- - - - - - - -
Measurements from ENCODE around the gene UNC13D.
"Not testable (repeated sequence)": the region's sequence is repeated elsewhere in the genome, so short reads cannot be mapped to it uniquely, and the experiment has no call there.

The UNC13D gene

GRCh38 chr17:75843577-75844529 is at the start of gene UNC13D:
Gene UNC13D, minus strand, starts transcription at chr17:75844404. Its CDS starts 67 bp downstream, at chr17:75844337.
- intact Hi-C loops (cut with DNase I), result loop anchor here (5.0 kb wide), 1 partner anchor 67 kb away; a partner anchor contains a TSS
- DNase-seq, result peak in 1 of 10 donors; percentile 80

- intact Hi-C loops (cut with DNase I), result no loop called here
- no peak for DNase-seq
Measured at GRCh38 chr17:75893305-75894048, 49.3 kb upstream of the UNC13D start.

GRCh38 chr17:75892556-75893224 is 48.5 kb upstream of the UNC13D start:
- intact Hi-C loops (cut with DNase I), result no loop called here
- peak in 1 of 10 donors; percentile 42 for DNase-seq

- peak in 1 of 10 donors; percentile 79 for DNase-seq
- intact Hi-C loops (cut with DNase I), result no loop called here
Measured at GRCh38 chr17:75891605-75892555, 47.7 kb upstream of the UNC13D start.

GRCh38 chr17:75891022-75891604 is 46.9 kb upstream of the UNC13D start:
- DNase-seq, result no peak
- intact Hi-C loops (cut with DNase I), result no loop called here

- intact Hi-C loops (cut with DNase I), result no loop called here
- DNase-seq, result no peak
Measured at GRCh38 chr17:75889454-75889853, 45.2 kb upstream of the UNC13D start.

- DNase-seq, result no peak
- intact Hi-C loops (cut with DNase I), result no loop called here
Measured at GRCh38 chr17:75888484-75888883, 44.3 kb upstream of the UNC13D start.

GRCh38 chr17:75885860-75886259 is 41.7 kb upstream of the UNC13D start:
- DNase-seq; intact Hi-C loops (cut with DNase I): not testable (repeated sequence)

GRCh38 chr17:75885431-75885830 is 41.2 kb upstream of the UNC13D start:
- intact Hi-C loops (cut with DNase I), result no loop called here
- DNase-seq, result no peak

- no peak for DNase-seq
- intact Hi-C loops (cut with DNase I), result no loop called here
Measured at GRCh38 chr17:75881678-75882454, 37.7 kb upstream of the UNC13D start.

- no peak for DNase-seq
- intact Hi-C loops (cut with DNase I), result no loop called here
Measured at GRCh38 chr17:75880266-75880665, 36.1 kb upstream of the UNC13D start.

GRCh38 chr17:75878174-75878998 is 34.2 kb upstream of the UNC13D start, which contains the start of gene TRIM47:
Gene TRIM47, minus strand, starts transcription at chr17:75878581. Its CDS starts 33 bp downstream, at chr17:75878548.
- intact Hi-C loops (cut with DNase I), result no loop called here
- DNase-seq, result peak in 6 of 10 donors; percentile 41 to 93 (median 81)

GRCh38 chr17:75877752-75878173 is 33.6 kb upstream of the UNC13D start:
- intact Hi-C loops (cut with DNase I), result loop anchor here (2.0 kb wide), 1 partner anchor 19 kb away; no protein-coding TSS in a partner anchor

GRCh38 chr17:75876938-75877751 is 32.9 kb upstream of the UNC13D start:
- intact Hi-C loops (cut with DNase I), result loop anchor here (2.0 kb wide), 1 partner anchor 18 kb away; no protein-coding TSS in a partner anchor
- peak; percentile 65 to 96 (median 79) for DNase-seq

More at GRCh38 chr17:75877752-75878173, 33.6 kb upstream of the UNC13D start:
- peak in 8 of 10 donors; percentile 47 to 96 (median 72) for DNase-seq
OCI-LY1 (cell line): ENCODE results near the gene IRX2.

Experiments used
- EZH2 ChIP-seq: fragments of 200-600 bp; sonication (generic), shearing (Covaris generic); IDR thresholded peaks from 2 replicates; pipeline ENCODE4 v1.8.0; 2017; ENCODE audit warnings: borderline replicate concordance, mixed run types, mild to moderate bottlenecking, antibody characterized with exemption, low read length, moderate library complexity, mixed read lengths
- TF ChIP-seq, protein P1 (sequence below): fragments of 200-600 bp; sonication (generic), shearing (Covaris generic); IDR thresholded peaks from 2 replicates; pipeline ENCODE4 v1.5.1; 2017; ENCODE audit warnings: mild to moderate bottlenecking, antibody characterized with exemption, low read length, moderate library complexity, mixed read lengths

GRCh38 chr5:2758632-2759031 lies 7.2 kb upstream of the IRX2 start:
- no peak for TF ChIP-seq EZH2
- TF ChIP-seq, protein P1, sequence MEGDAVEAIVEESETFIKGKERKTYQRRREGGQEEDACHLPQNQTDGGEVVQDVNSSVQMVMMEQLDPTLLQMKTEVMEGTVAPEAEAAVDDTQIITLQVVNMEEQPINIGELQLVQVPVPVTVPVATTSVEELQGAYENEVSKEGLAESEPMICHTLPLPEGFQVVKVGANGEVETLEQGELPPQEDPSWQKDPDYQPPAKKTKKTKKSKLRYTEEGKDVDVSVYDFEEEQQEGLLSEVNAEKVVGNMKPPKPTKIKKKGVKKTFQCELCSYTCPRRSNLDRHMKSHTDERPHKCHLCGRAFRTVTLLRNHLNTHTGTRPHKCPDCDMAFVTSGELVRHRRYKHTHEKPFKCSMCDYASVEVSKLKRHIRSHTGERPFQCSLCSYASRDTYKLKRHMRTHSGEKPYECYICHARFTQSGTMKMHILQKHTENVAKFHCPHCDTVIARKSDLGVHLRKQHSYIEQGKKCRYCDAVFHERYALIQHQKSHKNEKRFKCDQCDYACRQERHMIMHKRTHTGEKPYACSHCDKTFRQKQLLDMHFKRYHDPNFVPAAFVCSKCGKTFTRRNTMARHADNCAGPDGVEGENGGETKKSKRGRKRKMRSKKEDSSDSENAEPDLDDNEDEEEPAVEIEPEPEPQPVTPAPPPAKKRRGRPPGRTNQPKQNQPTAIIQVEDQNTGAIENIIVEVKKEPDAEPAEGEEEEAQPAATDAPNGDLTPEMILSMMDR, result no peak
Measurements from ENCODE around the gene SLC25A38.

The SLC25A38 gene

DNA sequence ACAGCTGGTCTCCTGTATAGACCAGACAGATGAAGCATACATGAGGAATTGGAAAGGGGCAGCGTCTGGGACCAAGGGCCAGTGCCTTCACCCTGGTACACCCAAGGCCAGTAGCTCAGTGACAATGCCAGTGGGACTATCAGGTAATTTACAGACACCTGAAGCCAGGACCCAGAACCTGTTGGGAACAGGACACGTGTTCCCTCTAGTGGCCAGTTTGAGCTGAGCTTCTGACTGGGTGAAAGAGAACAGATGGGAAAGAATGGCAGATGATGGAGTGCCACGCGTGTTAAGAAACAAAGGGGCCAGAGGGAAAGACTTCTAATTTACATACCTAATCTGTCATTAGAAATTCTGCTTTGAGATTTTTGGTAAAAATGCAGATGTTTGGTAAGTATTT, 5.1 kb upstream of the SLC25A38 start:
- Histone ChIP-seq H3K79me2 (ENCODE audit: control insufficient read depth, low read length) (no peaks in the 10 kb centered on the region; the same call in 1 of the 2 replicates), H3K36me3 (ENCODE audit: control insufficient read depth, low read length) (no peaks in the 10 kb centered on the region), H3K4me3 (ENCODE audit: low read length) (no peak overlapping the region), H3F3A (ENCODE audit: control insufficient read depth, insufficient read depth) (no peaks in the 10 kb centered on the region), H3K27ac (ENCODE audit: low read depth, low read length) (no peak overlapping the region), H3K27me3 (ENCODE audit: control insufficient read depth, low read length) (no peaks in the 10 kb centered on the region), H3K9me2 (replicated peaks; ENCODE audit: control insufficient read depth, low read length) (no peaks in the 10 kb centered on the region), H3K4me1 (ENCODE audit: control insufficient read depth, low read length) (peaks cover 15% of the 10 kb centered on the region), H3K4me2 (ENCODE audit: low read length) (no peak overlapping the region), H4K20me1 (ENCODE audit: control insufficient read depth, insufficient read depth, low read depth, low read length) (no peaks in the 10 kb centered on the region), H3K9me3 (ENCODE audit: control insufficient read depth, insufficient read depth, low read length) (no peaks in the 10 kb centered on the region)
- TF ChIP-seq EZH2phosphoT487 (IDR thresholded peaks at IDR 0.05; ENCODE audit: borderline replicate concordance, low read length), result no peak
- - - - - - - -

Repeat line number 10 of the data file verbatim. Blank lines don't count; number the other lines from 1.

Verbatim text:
Measured at GRCh38 chr17:75893305-75894048, 49.3 kb upstream of the UNC13D start.